I enjoy Jodi Picoult’s novels. Yes, she’s a blockbuster bestselling artist, which doesn’t always mean quality, but I think that there’s a depth and lyricism in her novels that some people (Ahem, fellow contributor) might assume would be lacking in someone who churns out a novel a year.
Actually, since I don’t just read many random novels for pleasure (choosing instead to see what I discover as it is offered to me by publishers and authors), my favorite way to experience Jodi Picoult is via audiobook. I’ve probably read two or three of her novels, and listened to at least that many on audiobook. Recorded books does an excellent job with her novels, employing a different actor for each of the characters that is used as a chapter narrator.
Last year I listened to (and loved) My Sister’s Keeper. I loved the story of a family dynamic complicated by a chronically sick child, I loved the mysteriously enigmatic supporting characters (most notably Julia and Campbell), and the suspenseful dramatic tension, and the lack of absolutes (most of those things are true about most of her novels).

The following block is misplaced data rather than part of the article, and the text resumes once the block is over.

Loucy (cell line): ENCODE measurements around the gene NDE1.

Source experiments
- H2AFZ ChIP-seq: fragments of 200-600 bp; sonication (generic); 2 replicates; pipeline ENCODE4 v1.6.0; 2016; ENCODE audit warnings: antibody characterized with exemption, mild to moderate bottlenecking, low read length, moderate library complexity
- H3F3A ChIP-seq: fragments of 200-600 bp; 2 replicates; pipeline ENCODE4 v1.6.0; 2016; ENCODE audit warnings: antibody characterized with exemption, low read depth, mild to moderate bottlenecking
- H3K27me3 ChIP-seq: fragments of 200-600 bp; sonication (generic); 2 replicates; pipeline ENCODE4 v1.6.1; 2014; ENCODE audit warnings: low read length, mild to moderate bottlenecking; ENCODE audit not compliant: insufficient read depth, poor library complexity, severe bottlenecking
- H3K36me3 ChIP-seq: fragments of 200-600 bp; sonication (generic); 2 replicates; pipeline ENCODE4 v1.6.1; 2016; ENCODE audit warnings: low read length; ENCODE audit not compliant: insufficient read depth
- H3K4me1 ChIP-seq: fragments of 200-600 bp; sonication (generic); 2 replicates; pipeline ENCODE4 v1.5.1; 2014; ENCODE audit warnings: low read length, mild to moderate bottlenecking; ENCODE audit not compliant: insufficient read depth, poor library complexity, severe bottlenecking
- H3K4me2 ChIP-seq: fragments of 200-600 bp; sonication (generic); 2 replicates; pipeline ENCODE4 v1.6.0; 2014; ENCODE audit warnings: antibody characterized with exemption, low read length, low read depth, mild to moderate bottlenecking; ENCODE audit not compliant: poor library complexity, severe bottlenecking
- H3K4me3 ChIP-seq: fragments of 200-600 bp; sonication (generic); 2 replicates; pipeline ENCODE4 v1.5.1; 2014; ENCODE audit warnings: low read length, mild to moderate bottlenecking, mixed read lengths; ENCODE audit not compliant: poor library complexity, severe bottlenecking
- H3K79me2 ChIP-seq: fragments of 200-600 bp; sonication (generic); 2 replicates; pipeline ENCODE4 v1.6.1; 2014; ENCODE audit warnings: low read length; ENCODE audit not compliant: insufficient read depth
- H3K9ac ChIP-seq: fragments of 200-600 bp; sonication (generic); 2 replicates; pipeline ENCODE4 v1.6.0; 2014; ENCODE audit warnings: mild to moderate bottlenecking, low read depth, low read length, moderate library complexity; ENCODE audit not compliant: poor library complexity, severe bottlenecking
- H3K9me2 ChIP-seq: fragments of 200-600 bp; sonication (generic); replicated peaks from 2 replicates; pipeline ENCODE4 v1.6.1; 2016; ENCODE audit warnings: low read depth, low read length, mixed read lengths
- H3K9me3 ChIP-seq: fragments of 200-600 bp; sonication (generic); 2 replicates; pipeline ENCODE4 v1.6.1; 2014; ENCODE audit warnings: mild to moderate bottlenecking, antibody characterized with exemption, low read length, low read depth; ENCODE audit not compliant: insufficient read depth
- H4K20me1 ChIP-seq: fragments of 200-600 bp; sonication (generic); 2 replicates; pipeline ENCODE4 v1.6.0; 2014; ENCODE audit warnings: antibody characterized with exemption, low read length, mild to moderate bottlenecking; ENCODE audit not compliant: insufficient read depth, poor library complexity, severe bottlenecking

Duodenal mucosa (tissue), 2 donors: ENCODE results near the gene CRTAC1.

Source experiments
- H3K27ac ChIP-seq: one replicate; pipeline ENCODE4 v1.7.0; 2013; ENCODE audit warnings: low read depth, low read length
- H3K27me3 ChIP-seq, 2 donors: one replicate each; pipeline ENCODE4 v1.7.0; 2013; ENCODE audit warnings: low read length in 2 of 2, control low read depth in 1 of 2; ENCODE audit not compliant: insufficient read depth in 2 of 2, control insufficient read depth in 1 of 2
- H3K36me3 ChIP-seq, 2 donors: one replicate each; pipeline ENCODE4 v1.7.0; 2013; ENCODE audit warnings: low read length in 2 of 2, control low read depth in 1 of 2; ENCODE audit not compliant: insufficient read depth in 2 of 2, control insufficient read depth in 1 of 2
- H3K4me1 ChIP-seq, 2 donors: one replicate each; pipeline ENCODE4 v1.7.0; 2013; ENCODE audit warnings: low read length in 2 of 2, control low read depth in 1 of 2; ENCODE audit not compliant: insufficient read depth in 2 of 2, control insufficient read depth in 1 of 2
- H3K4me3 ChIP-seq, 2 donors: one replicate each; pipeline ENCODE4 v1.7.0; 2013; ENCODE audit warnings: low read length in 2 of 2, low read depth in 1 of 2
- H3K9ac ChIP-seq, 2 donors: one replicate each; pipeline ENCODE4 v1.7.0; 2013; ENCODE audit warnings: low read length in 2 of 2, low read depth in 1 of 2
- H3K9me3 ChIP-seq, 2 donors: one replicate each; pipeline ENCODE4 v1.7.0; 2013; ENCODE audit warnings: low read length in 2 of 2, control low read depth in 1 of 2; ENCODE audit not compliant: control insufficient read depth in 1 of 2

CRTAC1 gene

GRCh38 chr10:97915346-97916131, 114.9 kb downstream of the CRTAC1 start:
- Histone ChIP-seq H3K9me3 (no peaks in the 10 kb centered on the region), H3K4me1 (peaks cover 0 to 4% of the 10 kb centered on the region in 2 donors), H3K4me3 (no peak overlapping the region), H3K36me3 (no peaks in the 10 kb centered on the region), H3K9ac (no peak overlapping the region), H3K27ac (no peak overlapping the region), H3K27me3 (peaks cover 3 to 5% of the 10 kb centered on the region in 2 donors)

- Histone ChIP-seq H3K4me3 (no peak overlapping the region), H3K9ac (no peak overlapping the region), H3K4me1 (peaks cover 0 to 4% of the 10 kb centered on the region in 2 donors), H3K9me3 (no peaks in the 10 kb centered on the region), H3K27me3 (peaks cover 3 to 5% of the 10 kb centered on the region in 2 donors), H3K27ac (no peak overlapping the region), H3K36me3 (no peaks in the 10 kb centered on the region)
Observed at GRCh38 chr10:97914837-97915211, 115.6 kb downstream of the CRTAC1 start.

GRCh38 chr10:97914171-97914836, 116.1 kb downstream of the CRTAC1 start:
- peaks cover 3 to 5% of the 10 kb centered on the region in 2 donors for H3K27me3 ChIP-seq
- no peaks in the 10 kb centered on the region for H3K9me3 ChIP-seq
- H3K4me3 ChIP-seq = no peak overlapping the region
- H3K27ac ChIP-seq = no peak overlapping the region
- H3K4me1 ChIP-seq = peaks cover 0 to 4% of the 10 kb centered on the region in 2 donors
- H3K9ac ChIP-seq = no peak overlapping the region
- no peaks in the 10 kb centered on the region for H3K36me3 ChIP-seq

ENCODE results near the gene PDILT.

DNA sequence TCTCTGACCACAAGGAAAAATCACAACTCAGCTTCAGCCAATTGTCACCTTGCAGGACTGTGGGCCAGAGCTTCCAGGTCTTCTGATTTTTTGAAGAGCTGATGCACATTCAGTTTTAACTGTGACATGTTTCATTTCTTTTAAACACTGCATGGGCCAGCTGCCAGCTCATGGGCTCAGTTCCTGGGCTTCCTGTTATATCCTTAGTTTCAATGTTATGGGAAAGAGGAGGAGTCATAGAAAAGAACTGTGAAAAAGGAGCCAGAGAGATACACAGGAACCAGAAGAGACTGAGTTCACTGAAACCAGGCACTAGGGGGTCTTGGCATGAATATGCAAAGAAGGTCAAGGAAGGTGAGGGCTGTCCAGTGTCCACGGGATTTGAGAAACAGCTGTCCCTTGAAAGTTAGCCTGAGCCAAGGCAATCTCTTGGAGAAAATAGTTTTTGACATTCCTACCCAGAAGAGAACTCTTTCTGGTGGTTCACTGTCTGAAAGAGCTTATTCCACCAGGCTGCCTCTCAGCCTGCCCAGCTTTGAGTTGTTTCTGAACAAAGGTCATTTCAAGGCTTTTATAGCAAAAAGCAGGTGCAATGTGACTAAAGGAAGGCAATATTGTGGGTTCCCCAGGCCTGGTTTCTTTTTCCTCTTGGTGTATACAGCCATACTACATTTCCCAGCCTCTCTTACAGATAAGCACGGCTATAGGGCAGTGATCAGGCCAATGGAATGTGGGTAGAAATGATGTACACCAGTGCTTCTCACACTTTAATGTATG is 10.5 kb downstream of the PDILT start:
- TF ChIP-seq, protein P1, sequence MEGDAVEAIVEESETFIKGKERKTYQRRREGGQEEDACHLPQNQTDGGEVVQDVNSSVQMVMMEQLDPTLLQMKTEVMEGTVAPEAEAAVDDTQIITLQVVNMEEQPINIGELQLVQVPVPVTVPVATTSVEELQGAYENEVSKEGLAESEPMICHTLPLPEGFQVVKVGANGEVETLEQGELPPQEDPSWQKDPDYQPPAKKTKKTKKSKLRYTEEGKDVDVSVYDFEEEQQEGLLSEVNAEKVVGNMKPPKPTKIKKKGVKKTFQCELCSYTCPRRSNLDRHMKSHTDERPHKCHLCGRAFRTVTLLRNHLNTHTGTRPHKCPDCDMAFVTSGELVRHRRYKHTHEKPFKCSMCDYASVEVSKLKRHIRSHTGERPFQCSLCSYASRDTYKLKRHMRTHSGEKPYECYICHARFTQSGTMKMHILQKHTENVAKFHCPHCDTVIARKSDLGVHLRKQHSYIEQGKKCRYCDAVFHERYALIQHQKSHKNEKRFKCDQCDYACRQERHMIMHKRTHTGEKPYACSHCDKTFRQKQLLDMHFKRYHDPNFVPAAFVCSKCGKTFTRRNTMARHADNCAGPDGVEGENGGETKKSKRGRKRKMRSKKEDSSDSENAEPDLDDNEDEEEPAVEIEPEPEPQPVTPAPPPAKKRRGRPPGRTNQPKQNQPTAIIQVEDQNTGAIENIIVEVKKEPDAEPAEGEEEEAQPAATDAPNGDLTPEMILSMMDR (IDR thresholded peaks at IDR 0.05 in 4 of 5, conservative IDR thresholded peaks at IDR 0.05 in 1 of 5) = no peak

When the movie came out, I wanted to see it, but life got in the way. However, I recently watched My Sister’s Keeper on DVD.
People who read the book complained about the ending of the movie. It was different (and I think that the book’s is better), but it’s a fine ending. The way the story is told on screen is very similar to the way that the book read (or in my case, “sounded”). There is a feel of the voices of the different characters as narrators.
Again in the interest of time, much of Campbell’s storyline that I loved was cut, but still Alec Baldwin was well-cast. The character of Julia is completely lost, and mother Sara’s sister’s role is pumped up (obviously to give her a female foil). The very interesting subplot involving the brother Jesse is also missing from the movie.
Cameron Diaz plays mother Sara well. I had never seen her as a mom, and wasn’t sure if it would work, but it did. She was that mama-bear watching out for her bear cub that is the driving force of all of her decisions.
Bottom Line: If you enjoyed the book, and can give the movie a little leeway, you might enjoy it. If you just want to see the story played out and you haven’t read the book, I think it’s still an enjoyable family drama. But honestly — read the book (or better yet — try out the audio version. My library carries many of Picoult’s books on the Playaway, preloaded MP3 player). Whether you’ve read Picoult or not, this is a book that I can recommend.
Jennifer Donovan enjoys a story of any kind, especially when it involves character drama, whether on the page or on the big or small screen. She blogs at Snapshot.